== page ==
By Alejandro Ambriz
Gender and Sexualities Alliance Club provided a presentation highlighting some of the most significant events in the LGBTQ+ civil rights movement.
The spokesperson, professor and public interest lawyer David Bell went over the history of the movement back to its first documented organization.
While the Stonewall riots are widely considered to be the beginning of the LGBTQ+ movement in the United States, Bell said that the Society for Human Rights in 1924 was actually the first documented gay rights organization.
“As history starts to uncover, we learn more about who we are. Every year I do this, I find new information,” Bell said.
After the Society for Human Rights, organizations such as the Mattachine Society and Daughters of Bilitis were created and hosted private social functions due to fear of police raids and threats of violence.
They established safe spaces and advocated to decriminalize homosexuality.
In 1961, Illinois became the first state to pass such an act by repealing their sodomy laws.
It would not be until 1969, the year of the Stonewall riots, that LGBTQ+ civil rights really took off.
For Jacob Rubio, president of the Gender and Sexualities Alliance, the Stonewall riots were the main catalyst for the movement and the one he heard about growing up.
“It’s the one that provided a huge media presence and directed the people’s attention to this. It was just saying that we’re not going to go away, we want our rights, and we want to be treated as equals.”
The Los Angeles Advocate, an LGBTQ+ newsletter, was renamed The Advocate in 1969 by the activist group Personal Rights in Defense and Education (PRIDE).
In the years that followed, more openly gay political candidates were elected to office, one of the key people being Harvey Milk.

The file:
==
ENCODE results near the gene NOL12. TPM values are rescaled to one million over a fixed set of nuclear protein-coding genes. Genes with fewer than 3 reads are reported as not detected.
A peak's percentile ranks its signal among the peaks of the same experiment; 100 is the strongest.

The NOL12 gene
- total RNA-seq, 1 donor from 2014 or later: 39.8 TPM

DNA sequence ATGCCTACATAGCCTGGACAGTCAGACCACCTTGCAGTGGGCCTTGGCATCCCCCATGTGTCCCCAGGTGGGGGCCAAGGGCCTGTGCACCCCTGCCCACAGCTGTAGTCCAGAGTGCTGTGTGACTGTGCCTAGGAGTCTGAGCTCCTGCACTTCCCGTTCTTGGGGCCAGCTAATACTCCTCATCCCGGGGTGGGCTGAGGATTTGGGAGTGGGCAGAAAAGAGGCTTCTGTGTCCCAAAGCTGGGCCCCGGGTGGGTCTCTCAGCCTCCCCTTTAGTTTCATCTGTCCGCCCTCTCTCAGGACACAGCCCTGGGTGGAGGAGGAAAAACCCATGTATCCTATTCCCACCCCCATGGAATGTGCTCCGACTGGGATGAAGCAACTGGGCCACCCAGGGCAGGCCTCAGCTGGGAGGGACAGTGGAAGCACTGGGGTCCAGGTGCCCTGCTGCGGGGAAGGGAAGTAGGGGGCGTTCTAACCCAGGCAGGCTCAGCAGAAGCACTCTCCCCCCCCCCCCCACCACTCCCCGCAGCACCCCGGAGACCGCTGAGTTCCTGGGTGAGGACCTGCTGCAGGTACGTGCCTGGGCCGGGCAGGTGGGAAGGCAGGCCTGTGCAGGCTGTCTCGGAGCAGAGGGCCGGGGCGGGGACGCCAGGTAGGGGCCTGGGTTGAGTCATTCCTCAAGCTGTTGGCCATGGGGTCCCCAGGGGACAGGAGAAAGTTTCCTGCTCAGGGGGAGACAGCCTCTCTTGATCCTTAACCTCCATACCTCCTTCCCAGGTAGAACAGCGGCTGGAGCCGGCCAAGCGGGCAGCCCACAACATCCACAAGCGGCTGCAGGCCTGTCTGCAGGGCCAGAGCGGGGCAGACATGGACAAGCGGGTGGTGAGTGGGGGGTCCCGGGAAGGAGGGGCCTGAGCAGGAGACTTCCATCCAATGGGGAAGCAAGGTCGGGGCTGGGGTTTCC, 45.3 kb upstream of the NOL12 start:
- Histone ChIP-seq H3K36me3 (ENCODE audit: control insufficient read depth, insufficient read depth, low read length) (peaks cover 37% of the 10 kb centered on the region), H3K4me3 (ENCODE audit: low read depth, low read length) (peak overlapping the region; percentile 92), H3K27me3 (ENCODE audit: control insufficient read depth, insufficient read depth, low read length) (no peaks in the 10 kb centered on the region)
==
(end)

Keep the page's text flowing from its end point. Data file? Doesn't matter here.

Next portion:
After being inaugurated as San Francisco city supervisor, he was murdered along with Mayor George Moscone.
Gilbert Baker was inspired by Harvey Milk and stitched together the first rainbow flag in 1978.
Since then, LGBTQ+ rights have passed through Supreme Court cases such as People v. 49, West 12 tenants Corp. and Lawrence v. Texas, which further helped the movement gain notoriety.
Through pop culture, the LGBTQ+ movement has also taken strides forward for equality. Bell cites Ellen Degeneres as an influence when she came out in 1997.
Not all of the attention that the movement garnered was positive. Aside from the violence LGBTQ+ faced, several government bodies have moved to ban transgenders from military enrollment.
There have been attempts to create a statutory ban on same-sex marriage. Up until 1973, when the American Psychiatric Association removed it, homosexuality was labeled as a mental disorder.
Bell describes the progression of the movement as “two steps forward, one step back.”
Both Bell and Rubio agree that the LGBTQ+ movement has come a long way since its inception, but it still has a way to go in terms of securing the same rights that heterosexuals have.
GSA meets on Tuesdays at 12:10 p.m. and ,as their motto states, is committed to hosting a safe environment with positive dialogue about prevalent LGBTQ+ issues and events.